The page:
Libraries Clearing Shelves Through ‘Equity-Based’ Book Weeding

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by Mark Tapson, Front Page Mag:

The Diary of a Young Girl by Holocaust victim Anne Frank, the massively popular Harry Potter series, and the Newberry Medal-winning novel Roll of Thunder, Hear My Cry about racial conflict in 1930s Mississippi are some notable examples of books that 10th grader Reina Takata can no longer find in her public high school library in Ontario, Canada. Why not? Because those titles were culled as part of a new “equity-based” weeding process implemented by the Peel District School Board (PDSB) last spring, leaving library shelves as bare as supermarket shelves in Biden’s America.

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Miss Takata told CBC Toronto that the shelves at Erindale Secondary School were full of books as recently as May, but gradually began to empty out. When she returned to school in the fall, “I came into my school library and there are rows and rows of empty shelves with absolutely no books.” (Takata herself took the photo above, of the bookshelves in her Mississauga high school’s library.) She estimates that more than half of her school’s library books are gone.

Libraries across Canada and in the United States have long followed standard weeding plans to dispose of damaged or outdated books; this is understandable and reasonable. But Reina Takata and many other students and parents are concerned that this new process emphasizing the leftist buzzwords “equity” and “inclusion” seems to have led some schools to remove thousands of books simply because they were published in 2008 or earlier.

Libraries not Landfills, a group of parents, retired teachers, and community members, says it has no issue with standard weeding but is concerned about both fiction and nonfiction books being removed based solely on their publication date. The group is also concerned about how subjective criteria like “inclusivity” are to be interpreted from school to school.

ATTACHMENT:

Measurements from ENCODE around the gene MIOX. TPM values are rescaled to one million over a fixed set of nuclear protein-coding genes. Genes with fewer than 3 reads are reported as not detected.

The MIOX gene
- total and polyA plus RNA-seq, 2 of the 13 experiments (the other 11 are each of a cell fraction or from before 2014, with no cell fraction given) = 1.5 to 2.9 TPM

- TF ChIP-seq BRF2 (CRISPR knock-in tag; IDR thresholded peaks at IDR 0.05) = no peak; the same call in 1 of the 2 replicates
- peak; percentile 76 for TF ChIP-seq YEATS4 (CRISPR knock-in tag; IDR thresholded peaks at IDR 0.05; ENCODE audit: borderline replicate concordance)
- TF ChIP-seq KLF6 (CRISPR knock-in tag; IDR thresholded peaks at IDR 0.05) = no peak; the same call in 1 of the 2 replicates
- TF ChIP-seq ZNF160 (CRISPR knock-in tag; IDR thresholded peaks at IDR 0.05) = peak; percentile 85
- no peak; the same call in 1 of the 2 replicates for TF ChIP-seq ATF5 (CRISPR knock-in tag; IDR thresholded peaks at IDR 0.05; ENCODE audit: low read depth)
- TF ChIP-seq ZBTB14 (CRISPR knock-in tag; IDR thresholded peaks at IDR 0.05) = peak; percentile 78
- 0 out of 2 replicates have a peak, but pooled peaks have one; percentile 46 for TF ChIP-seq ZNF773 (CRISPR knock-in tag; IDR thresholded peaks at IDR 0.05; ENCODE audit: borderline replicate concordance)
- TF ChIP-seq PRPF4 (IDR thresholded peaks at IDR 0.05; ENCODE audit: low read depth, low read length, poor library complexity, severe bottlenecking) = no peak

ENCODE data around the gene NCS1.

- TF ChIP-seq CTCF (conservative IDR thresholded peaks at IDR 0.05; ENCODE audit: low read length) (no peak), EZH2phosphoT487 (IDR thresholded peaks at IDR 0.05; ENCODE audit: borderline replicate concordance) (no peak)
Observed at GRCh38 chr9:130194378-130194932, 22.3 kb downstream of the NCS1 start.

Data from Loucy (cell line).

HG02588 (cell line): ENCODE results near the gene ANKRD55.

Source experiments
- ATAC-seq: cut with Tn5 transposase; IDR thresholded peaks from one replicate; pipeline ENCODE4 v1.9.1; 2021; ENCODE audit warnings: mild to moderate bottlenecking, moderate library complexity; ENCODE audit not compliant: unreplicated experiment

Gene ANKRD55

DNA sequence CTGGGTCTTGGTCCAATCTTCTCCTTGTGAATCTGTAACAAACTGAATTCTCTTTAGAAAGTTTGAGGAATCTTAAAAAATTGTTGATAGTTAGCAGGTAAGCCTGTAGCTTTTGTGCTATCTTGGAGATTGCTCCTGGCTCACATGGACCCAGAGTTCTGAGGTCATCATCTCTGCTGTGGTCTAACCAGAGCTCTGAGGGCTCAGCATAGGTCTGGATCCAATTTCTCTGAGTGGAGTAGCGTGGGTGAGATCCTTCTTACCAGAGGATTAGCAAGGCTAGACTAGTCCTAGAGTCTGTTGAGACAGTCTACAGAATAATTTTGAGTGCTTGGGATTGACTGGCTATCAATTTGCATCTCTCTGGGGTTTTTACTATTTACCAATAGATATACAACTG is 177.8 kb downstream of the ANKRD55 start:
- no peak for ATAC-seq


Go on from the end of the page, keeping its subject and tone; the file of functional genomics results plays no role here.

In a May 8th board committee meeting about the equitable weeding process, trustee Karla Bailey complained that “there are so many empty shelves” in the schools. “When you talk to the librarian in the library, the books are being weeded by the date, no other criteria,” Bailey told the committee. “None of us have an issue with removing books that are musty, torn, or racist, outdated. But by weeding a book, removing a book from a shelf, based simply on this date is unacceptable. And yes, I witnessed it.”

“Who’s the arbiter of what’s the right material to go in the library, and who’s the arbiter of what’s wrong in our libraries? That’s unclear,” Tom Ellard, a PDSB parent and the founder of Libraries not Landfills, told CBC Toronto. “It’s not clear to the teachers who’ve provided us this material, and it’s not clear to me as a parent or as a taxpayer.”

It’s clear to the PDSB, though, which seems to believe that progressive ideology is the arbiter. The board issued a statement that explained, “Books published prior to 2008 that are damaged, inaccurate, or do not have strong circulation data are removed.” So far, so good. But the board added that older titles can stay in the collection if they are “accurate, serve the curriculum, align with board initiatives and are responsive to student interest and engagement.” [Emphasis added]

Translation: titles older than 2008 can stay on the shelves as long as the content doesn’t challenge the prevailing woke worldview that the curriculum promotes.

“The Peel District School Board works to ensure that the books available in our school libraries are culturally responsive, relevant, inclusive, and reflective of the diversity of our school communities and the broader society,” declared the board.

And therein lies the problem, because we all know who gets to decide what is relevant and inclusive: the progressive activists who utterly dominate schools and libraries, and who have a woke agenda to control what information and ideas are available to the young, malleable minds of their students.

CBC Toronto reviewed internal PDSB documents, which include a manual for the process titled “Weeding and Audit of Resource in the Library Learning Commons collection.” The documents lay out an “equitable curation cycle” for weeding, which it says was created to support Directive 18 from the Minister of Education based on a 2020 Ministry review and report on systematic discrimination within the PDSB. Directive 18 instructs the board to complete a diversity audit of schools:

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